Hmm, this is tough. You wouldn't have enough granularity to get you close to an optimized solution. Your best bet will be to document at least your top 10 requirements for compute and storage, then use that to identify plausible options to explore. So for compute, for example, what kind of processing do you do, will it be just for office work or server workloads; if server workloads, what type of workloads are they, and so on and so forth. For storage, what will be your needs, file or block, high transaction rate, replication requirements, do you need an object, so many questions.  Sorry, I can't be of more help, however, all I am saying is you need refined requirements.
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Ben, what you are talking about are advanced selling skills. A bit much to provide you an answer, so I will paraphrase as best I can. You need to understand in-depth, several aspects of the customer's problems you are attempting to solve from their perspective: 1. How are they solving those problems now? Make no mistake, they are solving them in some way. It may be with spit, chewing gum, and baling wire, but they're solving them. 2. Where does the current solution fall short and when does it hit the wall? 3. Why are other solutions inadequate, too costly, unsustainable, or all 3? 4. How is your solution a better fit in solving those problems now and in the future? The key is in the questions you ask. Remember none of us buy logically. We always make buying decisions emotionally and justify them with logic. No one buys on price. We reject on price when it does not match the value. Price is an issue when the prospect cannot distinguish between different solutions.  There are always different factors in the buying decision. Your organization's job is to show how other solutions will not achieve what they need or want based on all of their parameters, requirements, considerations, etc., but yours will. You must spend more time talking about the problem you're solving than the solution you're selling. You are driving their self-induced anxiety about their problem and making the devil they know worse than the devil they don't. As to the specific situation you described. Keep in mind that IT pros are very risk-averse. They will over-provision and overbuy to cover themselves. A typical IT philosophy is "it's better to have the resources you may not need than to need the resources you do not have." Remember, it's emotional. No one wants to be caught with their pants down. By over-buying, they give themselves headroom for the unexpected.  There are methodologies to deal with this. Several vendors have implemented cloud-like on-demand elasticity and pricing where the customer can automatically utilize more resources that are on their premises and only pay for what they use. Dell, HPE, Pure Storage, Infinidat, NetApp all have programs like this today. And more vendors are following. This is one of the driving forces behind public clouds. Sorry for being so long-winded here. This is a complicated discussion that takes more than a short answer. Good luck.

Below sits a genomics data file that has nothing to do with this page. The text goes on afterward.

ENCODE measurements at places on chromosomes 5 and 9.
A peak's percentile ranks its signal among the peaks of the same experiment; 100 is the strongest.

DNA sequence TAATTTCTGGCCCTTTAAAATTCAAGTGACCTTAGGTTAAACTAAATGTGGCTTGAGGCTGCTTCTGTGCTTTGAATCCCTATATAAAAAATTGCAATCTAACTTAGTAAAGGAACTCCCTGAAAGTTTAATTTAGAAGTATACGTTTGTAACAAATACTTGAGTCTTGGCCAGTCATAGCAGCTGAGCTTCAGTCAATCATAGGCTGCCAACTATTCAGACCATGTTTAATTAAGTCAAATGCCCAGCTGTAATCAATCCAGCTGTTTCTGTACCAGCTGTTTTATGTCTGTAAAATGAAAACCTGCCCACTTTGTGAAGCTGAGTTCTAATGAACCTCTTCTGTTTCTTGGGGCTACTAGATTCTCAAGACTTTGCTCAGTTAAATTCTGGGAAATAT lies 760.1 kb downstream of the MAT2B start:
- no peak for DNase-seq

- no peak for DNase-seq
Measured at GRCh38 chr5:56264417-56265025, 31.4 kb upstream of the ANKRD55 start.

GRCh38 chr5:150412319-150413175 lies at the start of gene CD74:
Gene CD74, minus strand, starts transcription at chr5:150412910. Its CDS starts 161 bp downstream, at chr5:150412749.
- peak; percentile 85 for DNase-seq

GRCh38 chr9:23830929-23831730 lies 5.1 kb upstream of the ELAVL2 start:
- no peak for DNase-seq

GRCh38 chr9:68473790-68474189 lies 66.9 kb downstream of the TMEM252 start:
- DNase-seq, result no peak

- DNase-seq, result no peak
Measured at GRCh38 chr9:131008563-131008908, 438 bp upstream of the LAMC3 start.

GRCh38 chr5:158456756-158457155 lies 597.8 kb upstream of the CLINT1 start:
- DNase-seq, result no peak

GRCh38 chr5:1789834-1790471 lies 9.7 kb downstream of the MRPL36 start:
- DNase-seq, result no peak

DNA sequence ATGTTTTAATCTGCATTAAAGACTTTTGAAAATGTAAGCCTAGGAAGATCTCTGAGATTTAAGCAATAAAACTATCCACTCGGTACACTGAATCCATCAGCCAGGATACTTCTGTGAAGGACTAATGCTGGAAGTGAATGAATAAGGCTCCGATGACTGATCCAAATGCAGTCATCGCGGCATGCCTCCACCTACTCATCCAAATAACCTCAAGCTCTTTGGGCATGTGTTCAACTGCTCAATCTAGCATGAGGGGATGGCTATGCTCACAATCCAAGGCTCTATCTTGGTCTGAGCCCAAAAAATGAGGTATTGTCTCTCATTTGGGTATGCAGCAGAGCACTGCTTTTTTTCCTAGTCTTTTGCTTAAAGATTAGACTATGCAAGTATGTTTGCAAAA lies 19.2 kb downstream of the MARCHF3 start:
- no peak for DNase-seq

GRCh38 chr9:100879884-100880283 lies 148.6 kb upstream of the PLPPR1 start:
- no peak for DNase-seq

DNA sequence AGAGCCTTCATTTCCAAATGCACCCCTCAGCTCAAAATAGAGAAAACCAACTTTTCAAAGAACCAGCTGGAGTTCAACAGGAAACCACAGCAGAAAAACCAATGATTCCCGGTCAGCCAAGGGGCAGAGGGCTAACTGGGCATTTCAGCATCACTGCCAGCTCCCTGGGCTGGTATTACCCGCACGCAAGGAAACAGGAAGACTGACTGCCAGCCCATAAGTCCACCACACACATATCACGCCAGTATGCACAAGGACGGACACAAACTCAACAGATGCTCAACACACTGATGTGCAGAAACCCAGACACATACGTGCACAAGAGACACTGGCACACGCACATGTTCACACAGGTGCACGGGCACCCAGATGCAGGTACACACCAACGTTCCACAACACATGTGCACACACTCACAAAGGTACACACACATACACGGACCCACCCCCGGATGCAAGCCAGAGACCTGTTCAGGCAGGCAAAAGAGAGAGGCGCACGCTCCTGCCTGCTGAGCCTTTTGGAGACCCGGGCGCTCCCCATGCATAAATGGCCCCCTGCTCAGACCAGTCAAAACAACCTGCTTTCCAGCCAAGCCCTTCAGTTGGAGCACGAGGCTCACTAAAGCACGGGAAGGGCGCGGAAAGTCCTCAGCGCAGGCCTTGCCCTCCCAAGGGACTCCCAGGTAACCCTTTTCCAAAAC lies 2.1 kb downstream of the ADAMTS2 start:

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Hello, We're planning to offer Storage as a Service (STaaS) to our customers.  I'm looking for your recommendations on a solution for an enterprise-level storage environment from where we can offer this service. The environment should offer a unified storage environment and should be able to deliver all SAN, NAS, and object storage offerings. Thanks for your help!